Jared Alswang

Jared is a medical student at Harvard Medical School in Boston, MA. He grew up in the Denver area before attending the University of Southern California, where he majored in Health Promotion and Disease Prevention Studies and minored in Spanish and Natural Science. As an undergraduate student, Jared co-founded an organization called Project Malawi to assist in locally driven health initiatives in Malawi. Throughout medical school, he has continued this work in addition to working closely with the organization Road2IR on interventional radiology research in the East African Region. He intends to pursue a career in interventional radiology with a focus in global health. In his free time, Jared enjoys playing soccer and tennis, traveling and finding the nearest dog to pet.

Schistosomiasis and the General Role of IR in Tropical Medicine 
Muhimbili National Hospital, Dar es Salaam


What does the Kean Fellowship mean to you?
I am both humbled and honored to be a recipient of the Benjamin H. Kean Travel Fellowship. This fellowship gives me the exciting opportunity to travel to Dar Es Salaam, Tanzania, for an academic year to conduct research in the interesting space of global interventional radiology. The Kean Fellowship empowers medical students to follow their passions in underrepresented areas of medicine. Without the help of ASTMH, projects like the one that I am pursuing this year would not be possible and I am forever grateful for the opportunity.

What do you anticipate learning?
During my time in Tanzania, I will be working with pioneers of interventional radiology in East Africa. Less than five years ago, there was not a single interventional radiologist in Tanzania and no formal training programs within the entire region of sub-Saharan Africa. It is an incredibly tall task to build a specialty within a new region, especially when there are limited roadmaps within the field on how to do so. It is something that I imagine takes tremendous bravery and ambition, something I hope to observe and learn from the Tanzanians leading the charge in this effort. To me, it would be an honor to play whatever small role I can assisting in research aimed at identifying and exploring the role of interventional radiology within Tanzania, as well as the field of tropical medicine at large. I cannot wait to learn all I can from my mentors in Tanzania about the different research and capacity building skills needed for such an endeavor.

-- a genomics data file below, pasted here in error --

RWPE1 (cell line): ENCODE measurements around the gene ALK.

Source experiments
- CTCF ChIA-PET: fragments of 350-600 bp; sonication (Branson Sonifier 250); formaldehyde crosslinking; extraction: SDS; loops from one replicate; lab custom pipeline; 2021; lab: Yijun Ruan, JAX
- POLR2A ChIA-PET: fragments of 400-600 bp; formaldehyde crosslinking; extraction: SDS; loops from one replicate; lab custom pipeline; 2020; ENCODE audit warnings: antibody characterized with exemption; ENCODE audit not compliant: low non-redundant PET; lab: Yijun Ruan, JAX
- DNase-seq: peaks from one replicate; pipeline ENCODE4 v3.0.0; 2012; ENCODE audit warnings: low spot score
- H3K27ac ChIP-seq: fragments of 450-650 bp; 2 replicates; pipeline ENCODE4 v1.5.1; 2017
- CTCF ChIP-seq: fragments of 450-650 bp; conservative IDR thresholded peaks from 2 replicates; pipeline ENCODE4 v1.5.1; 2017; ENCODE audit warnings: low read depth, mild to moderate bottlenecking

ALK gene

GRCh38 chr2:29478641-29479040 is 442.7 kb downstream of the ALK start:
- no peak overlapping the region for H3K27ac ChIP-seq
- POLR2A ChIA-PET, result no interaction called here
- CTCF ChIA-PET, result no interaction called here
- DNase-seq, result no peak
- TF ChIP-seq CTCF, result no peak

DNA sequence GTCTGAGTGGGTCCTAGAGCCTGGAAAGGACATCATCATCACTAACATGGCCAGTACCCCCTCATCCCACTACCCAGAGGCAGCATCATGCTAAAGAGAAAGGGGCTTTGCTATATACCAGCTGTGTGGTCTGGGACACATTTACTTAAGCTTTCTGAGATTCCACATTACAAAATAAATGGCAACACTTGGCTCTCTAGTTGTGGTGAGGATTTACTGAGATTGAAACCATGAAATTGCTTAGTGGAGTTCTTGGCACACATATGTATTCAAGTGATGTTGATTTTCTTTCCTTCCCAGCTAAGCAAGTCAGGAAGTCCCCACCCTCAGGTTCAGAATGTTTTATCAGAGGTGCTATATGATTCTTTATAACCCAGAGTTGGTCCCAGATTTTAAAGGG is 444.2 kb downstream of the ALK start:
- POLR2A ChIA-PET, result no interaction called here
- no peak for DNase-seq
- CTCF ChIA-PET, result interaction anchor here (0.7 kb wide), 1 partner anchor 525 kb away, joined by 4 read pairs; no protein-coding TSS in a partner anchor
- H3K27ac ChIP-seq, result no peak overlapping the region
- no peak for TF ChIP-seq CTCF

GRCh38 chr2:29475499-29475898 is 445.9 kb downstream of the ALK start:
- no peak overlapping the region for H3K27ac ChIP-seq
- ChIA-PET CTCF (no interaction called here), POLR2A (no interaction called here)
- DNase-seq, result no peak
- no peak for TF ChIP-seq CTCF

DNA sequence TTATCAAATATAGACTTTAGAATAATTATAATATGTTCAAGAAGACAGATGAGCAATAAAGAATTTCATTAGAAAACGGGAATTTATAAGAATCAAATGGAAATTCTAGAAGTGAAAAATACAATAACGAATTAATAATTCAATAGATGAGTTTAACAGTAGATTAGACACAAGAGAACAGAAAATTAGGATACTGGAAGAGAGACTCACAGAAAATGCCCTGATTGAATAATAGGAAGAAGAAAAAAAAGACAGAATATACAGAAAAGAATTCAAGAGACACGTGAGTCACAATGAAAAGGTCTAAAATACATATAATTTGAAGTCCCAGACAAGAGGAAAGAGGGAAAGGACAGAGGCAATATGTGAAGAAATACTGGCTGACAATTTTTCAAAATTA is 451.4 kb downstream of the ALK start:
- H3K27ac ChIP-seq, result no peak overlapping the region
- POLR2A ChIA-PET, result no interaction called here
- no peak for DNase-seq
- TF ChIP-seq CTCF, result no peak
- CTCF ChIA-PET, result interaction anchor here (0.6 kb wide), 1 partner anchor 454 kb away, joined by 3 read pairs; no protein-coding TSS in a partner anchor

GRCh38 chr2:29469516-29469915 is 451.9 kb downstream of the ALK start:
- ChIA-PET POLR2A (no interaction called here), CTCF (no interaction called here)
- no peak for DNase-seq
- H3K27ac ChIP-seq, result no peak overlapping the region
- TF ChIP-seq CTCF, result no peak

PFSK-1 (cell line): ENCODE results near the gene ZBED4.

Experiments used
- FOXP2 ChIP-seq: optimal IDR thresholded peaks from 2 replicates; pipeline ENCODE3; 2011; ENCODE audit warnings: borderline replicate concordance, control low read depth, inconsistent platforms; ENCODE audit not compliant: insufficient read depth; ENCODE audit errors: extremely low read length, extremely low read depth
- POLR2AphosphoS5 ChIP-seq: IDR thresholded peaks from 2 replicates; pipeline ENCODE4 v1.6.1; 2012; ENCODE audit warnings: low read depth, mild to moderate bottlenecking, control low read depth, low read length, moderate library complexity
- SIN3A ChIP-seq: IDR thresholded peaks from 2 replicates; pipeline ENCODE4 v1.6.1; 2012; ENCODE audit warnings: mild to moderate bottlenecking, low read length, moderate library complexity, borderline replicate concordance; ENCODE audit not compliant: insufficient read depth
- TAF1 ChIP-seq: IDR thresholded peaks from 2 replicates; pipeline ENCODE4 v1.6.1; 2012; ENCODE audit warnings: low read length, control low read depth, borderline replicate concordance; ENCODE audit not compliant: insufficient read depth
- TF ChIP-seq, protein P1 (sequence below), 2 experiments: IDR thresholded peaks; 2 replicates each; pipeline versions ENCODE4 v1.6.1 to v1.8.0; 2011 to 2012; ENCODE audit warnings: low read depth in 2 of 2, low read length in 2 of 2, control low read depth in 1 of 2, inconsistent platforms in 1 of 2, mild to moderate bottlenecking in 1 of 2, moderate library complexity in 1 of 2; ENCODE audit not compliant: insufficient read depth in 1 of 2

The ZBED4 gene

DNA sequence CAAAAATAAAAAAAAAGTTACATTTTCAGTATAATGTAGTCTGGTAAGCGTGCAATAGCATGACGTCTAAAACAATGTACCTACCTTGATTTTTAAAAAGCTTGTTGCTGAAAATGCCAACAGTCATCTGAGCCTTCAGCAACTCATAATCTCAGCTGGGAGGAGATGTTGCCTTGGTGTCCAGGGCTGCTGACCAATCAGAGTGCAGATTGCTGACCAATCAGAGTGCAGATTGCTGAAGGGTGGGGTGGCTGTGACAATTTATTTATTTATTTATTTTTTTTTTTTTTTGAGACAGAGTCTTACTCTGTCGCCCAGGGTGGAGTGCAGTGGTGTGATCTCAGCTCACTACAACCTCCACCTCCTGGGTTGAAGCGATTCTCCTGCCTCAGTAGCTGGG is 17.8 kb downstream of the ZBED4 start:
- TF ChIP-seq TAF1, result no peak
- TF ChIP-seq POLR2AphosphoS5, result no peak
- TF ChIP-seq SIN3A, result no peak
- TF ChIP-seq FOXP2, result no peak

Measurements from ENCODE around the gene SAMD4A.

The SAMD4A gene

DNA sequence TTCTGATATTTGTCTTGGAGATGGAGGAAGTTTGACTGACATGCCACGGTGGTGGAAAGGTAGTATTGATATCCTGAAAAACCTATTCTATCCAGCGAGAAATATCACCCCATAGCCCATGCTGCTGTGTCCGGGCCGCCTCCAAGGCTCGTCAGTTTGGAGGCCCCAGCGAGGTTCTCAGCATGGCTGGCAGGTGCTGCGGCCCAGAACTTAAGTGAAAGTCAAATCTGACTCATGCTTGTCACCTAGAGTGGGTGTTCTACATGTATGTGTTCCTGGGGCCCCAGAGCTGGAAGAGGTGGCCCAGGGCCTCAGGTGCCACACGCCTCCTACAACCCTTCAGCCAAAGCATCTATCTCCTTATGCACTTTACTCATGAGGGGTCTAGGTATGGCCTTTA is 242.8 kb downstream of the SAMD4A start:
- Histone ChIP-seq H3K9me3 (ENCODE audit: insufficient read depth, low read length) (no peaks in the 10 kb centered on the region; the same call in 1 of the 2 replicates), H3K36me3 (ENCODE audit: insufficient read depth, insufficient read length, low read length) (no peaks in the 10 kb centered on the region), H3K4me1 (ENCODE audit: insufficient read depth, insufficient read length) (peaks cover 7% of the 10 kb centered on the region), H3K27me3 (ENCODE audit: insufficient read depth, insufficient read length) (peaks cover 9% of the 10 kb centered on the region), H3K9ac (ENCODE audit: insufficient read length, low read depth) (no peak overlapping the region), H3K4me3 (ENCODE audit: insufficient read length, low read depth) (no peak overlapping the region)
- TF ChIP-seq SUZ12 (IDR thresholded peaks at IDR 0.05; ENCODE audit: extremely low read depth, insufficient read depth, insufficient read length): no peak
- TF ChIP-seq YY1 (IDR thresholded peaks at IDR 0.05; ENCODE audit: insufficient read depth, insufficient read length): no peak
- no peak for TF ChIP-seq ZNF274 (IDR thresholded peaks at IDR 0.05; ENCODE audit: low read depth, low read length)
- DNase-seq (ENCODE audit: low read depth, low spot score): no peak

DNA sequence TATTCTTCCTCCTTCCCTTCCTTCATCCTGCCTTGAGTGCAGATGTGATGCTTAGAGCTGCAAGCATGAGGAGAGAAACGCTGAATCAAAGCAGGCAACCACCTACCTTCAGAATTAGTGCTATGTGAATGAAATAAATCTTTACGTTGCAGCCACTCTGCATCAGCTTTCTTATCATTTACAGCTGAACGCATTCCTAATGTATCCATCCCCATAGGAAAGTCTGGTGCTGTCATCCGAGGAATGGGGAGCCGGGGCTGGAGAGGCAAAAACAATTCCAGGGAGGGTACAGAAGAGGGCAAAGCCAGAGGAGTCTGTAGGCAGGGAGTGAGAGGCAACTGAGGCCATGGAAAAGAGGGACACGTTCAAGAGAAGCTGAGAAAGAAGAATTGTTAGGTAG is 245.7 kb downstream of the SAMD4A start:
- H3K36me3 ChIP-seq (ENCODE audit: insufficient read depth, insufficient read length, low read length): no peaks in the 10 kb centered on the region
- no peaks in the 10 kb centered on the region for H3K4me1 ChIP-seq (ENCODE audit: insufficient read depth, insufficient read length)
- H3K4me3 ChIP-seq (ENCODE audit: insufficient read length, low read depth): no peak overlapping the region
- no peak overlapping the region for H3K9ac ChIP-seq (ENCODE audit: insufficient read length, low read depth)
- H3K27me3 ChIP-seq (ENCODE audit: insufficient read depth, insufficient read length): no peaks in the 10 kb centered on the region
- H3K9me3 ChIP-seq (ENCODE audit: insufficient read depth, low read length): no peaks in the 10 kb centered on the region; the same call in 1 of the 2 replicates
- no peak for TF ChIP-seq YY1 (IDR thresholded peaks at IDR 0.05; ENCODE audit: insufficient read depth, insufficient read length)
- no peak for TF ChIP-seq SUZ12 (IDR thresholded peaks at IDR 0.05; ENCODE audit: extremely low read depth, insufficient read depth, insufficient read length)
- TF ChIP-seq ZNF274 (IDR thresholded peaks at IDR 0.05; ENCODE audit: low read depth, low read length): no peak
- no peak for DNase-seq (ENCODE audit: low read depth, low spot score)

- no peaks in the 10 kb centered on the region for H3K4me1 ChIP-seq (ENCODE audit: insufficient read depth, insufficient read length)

What interests you about tropical medicine and what problems are you interested in solving?
On the surface level, one may not associate tropical medicine with interventional radiology.  Given the specialty’s reliance on cutting-edge technology and the historical lack of local expertise in the area, IR’s role in tropical medicine has been ill-defined. Yet, with the growth of interventional radiology in sub-Saharan Africa, comes the potential to manage several disease areas and their complications in a new and long-term cost-effective way. Ranging from preventing variceal bleeds with transjugular intrahepatic portosystemic shunts for schistosomiasis patients to draining abscesses for infections that would have previously required surgery, I believe improved access to interventional radiology has a role to play in reducing the burden of diseases of poverty. My experiences working in the global health setting over the last few years has instilled a passion in addressing diseases of poverty, as well as exploring the field from a research angle. In my opinion, interventional radiology is a really unique angle from which to approach this interest.